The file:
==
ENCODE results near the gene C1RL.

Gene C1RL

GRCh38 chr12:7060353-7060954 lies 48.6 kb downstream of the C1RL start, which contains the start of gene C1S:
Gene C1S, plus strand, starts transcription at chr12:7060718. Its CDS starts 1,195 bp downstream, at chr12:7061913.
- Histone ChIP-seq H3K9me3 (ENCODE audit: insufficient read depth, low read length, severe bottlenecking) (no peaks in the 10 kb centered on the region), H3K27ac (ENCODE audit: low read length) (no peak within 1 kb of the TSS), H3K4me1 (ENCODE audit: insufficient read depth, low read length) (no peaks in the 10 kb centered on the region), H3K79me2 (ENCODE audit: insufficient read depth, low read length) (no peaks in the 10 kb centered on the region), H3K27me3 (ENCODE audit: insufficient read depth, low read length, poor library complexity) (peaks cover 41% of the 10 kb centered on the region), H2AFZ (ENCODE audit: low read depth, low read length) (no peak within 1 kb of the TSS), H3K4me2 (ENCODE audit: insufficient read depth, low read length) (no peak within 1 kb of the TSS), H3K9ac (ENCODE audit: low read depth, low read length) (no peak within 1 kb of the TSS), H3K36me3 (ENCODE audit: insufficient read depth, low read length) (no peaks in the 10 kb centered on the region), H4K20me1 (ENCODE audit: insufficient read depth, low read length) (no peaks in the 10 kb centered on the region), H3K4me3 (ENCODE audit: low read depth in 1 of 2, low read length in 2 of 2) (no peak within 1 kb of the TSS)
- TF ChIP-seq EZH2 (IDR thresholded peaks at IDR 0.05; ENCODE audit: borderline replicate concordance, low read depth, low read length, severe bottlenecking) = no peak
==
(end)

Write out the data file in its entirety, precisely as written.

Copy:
ENCODE results near the gene C1RL.

Gene C1RL

GRCh38 chr12:7060353-7060954 lies 48.6 kb downstream of the C1RL start, which contains the start of gene C1S:
Gene C1S, plus strand, starts transcription at chr12:7060718. Its CDS starts 1,195 bp downstream, at chr12:7061913.
- Histone ChIP-seq H3K9me3 (ENCODE audit: insufficient read depth, low read length, severe bottlenecking) (no peaks in the 10 kb centered on the region), H3K27ac (ENCODE audit: low read length) (no peak within 1 kb of the TSS), H3K4me1 (ENCODE audit: insufficient read depth, low read length) (no peaks in the 10 kb centered on the region), H3K79me2 (ENCODE audit: insufficient read depth, low read length) (no peaks in the 10 kb centered on the region), H3K27me3 (ENCODE audit: insufficient read depth, low read length, poor library complexity) (peaks cover 41% of the 10 kb centered on the region), H2AFZ (ENCODE audit: low read depth, low read length) (no peak within 1 kb of the TSS), H3K4me2 (ENCODE audit: insufficient read depth, low read length) (no peak within 1 kb of the TSS), H3K9ac (ENCODE audit: low read depth, low read length) (no peak within 1 kb of the TSS), H3K36me3 (ENCODE audit: insufficient read depth, low read length) (no peaks in the 10 kb centered on the region), H4K20me1 (ENCODE audit: insufficient read depth, low read length) (no peaks in the 10 kb centered on the region), H3K4me3 (ENCODE audit: low read depth in 1 of 2, low read length in 2 of 2) (no peak within 1 kb of the TSS)
- TF ChIP-seq EZH2 (IDR thresholded peaks at IDR 0.05; ENCODE audit: borderline replicate concordance, low read depth, low read length, severe bottlenecking) = no peak